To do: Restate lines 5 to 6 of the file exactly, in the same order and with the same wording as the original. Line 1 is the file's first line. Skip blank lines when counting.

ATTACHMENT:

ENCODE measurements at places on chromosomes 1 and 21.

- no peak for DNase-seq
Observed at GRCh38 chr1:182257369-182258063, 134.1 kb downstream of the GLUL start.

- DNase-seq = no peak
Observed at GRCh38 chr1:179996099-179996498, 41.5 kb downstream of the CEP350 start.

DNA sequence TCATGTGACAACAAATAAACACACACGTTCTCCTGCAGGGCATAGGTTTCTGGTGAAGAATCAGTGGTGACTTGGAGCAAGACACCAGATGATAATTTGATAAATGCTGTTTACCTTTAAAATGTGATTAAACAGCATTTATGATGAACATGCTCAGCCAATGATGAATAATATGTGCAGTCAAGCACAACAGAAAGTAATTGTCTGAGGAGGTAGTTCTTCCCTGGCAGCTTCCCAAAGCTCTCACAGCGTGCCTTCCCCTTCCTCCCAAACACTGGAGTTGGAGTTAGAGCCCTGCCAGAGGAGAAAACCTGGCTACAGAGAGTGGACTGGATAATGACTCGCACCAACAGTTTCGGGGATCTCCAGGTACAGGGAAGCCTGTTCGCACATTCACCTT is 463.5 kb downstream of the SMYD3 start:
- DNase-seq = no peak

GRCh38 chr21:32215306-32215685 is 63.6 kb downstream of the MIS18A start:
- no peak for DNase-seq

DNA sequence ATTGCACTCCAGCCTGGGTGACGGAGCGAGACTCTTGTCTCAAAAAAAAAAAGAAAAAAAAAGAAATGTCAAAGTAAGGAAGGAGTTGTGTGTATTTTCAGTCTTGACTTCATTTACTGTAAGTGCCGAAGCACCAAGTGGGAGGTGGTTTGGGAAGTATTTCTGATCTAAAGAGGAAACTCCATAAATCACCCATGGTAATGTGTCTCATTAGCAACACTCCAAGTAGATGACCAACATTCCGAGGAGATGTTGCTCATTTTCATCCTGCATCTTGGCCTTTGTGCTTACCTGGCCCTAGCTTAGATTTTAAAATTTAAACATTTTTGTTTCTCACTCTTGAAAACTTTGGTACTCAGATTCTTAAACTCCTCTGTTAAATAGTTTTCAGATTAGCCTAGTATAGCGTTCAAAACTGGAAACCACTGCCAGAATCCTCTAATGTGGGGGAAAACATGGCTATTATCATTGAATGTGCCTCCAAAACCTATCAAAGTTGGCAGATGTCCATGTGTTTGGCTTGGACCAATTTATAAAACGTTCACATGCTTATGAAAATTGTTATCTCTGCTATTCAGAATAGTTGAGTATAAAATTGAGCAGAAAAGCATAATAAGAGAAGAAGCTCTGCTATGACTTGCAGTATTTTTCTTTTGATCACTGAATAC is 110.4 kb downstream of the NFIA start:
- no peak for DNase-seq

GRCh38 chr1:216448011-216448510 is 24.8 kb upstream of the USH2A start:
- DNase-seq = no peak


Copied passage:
Observed at GRCh38 chr1:179996099-179996498, 41.5 kb downstream of the CEP350 start.

DNA sequence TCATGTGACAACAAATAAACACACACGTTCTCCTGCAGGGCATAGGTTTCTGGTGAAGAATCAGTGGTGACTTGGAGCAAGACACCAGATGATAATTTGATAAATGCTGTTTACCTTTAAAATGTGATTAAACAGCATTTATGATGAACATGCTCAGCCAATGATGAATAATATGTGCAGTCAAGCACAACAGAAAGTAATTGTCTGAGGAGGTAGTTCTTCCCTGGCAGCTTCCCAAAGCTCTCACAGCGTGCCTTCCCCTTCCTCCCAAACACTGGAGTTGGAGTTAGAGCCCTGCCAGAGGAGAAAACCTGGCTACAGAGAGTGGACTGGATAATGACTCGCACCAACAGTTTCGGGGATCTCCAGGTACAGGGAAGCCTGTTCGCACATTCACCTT is 463.5 kb downstream of the SMYD3 start: